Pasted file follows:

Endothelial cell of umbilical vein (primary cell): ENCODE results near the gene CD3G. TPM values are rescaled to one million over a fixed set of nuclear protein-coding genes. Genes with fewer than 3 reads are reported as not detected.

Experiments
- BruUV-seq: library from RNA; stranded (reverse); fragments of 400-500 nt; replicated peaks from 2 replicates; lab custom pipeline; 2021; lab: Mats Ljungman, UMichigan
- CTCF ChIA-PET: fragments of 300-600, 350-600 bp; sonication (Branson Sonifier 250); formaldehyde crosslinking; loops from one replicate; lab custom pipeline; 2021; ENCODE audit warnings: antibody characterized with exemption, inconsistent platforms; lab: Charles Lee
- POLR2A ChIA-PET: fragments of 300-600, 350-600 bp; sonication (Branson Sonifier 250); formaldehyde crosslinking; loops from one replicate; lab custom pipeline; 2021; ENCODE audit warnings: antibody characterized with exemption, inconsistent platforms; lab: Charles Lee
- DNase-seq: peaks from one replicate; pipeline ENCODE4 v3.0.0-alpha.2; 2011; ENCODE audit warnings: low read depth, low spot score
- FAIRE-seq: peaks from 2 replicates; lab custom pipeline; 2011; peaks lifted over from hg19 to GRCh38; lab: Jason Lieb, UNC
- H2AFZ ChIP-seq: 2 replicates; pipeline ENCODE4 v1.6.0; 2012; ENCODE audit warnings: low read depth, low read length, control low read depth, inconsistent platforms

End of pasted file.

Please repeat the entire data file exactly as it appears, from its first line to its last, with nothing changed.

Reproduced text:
Endothelial cell of umbilical vein (primary cell): ENCODE results near the gene CD3G. TPM values are rescaled to one million over a fixed set of nuclear protein-coding genes. Genes with fewer than 3 reads are reported as not detected.

Experiments
- BruUV-seq: library from RNA; stranded (reverse); fragments of 400-500 nt; replicated peaks from 2 replicates; lab custom pipeline; 2021; lab: Mats Ljungman, UMichigan
- CTCF ChIA-PET: fragments of 300-600, 350-600 bp; sonication (Branson Sonifier 250); formaldehyde crosslinking; loops from one replicate; lab custom pipeline; 2021; ENCODE audit warnings: antibody characterized with exemption, inconsistent platforms; lab: Charles Lee
- POLR2A ChIA-PET: fragments of 300-600, 350-600 bp; sonication (Branson Sonifier 250); formaldehyde crosslinking; loops from one replicate; lab custom pipeline; 2021; ENCODE audit warnings: antibody characterized with exemption, inconsistent platforms; lab: Charles Lee
- DNase-seq: peaks from one replicate; pipeline ENCODE4 v3.0.0-alpha.2; 2011; ENCODE audit warnings: low read depth, low spot score
- FAIRE-seq: peaks from 2 replicates; lab custom pipeline; 2011; peaks lifted over from hg19 to GRCh38; lab: Jason Lieb, UNC
- H2AFZ ChIP-seq: 2 replicates; pipeline ENCODE4 v1.6.0; 2012; ENCODE audit warnings: low read depth, low read length, control low read depth, inconsistent platforms